identification of a polypore

Tom Volk tjvolk at facstaff.wisc.edu
Fri Apr 14 08:26:44 EST 1995


Hi Mike.

In article <5uwcYRm.mikefer at delphi.com> mikefer at delphi.com writes:

>From: mikefer at delphi.com
>Newsgroups: bionet.mycology
>Subject: identification of a polypore
>Date: Thu, 13 Apr 95 23:14:46 -0500
>Organization: Delphi (info at delphi.com email, 800-695-4005 voice)

>I am trying to identify a stalked polypore with limited reference resources.
>Soooo. I thought I'd ask. This was found growing on the ground in a pasture
>has a woody stipe attached to the cap on its side in a small indentation. Any
>ideas where to start looking at the genus level? Thanks

This is certainly not as easy as you might think. Although some polypores 
can be easily identified macroscopically, they are the exception rather than 
the rule.  The days are gone when all polypores could be classified as 
Polyporus or Fomes.  Gilbertson & Ryvarden describe 100 genera of Polypores 
in their 2-volume "North American Polypores"  Modern genera of polypores are 
based largely on microscopic characteristics (monomitic vs dimitic vs.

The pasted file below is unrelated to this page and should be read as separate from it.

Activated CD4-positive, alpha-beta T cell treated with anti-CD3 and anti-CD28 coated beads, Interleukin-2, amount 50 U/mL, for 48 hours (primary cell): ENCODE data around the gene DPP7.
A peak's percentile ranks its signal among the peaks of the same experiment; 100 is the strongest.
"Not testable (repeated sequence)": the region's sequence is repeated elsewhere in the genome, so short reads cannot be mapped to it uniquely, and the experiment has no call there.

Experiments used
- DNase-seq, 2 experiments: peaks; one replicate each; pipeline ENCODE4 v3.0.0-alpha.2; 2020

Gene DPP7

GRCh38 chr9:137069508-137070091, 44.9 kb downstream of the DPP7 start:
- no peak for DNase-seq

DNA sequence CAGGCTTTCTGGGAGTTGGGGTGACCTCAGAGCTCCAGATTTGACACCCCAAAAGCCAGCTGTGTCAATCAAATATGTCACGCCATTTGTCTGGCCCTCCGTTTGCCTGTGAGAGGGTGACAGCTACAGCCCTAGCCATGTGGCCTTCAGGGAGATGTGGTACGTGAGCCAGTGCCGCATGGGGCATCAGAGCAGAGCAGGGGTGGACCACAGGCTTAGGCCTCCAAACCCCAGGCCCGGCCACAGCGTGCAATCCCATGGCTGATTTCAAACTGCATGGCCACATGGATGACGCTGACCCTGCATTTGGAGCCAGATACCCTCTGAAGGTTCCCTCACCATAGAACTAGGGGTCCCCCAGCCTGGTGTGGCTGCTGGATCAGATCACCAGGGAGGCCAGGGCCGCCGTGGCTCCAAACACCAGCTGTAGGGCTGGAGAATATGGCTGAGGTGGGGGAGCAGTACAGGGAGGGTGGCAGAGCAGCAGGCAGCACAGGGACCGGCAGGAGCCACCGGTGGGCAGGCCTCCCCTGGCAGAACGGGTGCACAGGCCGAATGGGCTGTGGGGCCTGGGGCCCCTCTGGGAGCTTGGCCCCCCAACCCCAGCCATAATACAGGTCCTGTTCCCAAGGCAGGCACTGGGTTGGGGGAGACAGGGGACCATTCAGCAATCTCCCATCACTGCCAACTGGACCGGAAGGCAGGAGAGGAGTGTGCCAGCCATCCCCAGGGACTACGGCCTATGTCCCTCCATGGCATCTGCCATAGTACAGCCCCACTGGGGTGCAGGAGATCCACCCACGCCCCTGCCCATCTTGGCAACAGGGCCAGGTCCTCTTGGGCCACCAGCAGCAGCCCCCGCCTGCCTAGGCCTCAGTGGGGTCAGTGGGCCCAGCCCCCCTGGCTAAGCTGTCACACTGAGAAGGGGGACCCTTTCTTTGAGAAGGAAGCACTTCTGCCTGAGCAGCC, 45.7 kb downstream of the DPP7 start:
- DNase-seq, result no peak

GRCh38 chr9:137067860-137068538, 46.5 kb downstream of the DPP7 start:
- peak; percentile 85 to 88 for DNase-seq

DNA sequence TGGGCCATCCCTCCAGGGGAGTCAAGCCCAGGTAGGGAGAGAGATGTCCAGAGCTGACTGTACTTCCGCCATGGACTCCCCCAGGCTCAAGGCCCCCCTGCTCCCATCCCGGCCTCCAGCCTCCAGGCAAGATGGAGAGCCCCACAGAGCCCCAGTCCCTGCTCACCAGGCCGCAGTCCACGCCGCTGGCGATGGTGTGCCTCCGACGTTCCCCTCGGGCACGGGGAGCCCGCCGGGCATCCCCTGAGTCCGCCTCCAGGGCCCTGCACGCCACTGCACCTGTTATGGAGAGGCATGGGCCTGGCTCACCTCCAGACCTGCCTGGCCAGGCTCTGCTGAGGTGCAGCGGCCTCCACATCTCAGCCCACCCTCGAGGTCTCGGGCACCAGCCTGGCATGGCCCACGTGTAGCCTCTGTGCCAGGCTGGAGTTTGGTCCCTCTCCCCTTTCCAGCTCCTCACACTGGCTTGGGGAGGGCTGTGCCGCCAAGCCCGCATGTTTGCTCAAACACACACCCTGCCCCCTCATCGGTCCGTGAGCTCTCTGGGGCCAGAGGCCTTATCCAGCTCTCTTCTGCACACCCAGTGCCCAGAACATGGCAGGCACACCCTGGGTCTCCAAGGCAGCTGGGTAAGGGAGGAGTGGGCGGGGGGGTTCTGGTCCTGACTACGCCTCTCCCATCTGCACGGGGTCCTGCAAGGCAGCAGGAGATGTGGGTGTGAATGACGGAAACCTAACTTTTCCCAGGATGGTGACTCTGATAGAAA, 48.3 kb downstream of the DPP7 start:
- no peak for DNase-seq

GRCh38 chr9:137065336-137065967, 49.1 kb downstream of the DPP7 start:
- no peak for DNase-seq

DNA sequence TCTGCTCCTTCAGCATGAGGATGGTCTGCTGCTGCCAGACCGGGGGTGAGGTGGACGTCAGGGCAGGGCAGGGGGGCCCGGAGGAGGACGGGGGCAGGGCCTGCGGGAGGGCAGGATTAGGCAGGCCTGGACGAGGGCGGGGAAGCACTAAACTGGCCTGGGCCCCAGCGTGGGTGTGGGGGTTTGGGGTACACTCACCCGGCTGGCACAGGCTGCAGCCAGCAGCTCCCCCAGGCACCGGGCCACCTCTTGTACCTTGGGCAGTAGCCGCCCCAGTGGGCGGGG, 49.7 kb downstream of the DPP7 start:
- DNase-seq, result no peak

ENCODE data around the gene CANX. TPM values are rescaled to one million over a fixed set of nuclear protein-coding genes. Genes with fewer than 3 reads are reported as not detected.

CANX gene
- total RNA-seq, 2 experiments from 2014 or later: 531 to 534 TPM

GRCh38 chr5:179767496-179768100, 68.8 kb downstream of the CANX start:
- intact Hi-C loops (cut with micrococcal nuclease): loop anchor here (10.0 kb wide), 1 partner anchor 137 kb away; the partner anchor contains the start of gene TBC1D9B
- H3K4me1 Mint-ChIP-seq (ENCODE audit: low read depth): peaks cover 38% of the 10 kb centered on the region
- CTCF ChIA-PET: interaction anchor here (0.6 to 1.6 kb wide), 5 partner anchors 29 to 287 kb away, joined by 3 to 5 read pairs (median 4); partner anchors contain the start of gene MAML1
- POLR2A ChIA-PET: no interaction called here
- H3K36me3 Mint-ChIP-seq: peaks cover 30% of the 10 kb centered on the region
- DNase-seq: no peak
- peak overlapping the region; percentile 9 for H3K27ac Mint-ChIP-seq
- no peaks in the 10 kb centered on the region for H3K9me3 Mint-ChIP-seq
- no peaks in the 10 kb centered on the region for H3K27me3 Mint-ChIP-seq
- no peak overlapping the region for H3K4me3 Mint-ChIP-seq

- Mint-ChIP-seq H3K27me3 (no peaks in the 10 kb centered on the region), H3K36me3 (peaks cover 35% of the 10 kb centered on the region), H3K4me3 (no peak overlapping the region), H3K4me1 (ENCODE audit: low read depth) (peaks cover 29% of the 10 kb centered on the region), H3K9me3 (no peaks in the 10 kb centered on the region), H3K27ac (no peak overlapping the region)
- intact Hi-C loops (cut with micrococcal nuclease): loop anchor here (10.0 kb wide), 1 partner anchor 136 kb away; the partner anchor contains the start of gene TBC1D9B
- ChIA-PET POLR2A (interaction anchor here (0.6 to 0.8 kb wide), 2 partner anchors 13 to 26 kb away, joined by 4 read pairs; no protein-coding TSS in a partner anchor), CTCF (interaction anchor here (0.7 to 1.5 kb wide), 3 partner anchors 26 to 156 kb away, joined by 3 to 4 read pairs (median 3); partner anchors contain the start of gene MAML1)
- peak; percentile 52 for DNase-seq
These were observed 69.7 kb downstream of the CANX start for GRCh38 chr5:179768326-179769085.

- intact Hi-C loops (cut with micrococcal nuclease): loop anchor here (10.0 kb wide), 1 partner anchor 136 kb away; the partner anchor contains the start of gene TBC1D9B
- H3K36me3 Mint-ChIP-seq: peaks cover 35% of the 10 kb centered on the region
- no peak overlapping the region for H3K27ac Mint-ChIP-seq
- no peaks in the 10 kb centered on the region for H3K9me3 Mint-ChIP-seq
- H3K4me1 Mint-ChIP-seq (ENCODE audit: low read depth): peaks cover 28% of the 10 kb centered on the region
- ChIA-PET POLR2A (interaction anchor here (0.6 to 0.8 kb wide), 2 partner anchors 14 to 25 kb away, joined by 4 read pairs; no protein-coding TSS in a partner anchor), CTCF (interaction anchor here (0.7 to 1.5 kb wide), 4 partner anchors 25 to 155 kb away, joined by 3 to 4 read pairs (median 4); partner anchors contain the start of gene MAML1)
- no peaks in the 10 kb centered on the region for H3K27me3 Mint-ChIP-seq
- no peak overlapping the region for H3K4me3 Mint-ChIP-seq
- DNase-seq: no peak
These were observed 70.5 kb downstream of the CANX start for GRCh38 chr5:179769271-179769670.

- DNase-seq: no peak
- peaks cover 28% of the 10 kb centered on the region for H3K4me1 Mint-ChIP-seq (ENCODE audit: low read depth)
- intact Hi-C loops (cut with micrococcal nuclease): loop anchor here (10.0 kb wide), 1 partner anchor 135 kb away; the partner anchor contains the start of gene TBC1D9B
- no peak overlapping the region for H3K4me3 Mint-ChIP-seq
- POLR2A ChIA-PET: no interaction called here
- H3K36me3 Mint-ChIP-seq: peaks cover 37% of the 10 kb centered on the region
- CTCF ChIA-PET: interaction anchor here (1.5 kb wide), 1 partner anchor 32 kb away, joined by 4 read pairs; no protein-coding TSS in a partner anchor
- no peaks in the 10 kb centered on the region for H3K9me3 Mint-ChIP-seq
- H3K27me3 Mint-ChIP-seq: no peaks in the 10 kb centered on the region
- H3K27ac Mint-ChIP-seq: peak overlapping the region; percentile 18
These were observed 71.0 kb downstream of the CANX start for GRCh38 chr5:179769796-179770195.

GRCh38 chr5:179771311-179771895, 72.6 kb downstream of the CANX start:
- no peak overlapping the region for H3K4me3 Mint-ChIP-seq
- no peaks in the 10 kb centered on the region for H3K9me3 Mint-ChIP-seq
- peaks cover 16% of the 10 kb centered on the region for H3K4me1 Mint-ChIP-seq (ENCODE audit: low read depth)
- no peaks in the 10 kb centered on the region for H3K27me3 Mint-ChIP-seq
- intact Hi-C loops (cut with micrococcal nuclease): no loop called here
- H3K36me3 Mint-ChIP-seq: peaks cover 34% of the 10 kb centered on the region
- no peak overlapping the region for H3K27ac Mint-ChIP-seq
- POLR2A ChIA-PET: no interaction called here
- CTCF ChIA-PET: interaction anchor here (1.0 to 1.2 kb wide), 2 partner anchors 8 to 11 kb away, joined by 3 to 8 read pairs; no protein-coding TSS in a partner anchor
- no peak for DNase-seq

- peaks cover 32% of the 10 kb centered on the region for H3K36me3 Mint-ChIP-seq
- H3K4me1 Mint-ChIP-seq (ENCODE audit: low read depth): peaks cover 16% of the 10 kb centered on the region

trimitic, clamps vs. simple septate, certain kinds of cystidia, etc) and 
whether the fungus causes a white or a brown rot.  Some of the polypores are 
very interesting to look at in the microscope-- I recommend it highly.  
There is also a computerized synoptic key to polypores, using the above 
characteristics, called PolyKey by Adaskaveg and Dunlop. I recommend it very 
highly.
As for your polypore in the pasture, I'm sorry to say have no idea without 
seeing it or knowing additional information about its microscopic 
characteristics. 

Incidentally I am scheduled to gicve a morning workshop on 
introduction to identification of polypores and corticiod (resupinate crust) 
fungi at this year's NAMA foray in Bemidji Minnesota at the end of August.
A beautiful place and  a fun time.

---Tom Volk  Center for Forest Mycology Research, Madison Wisconsin
<tjvolk at facstaff.wisc.edu>



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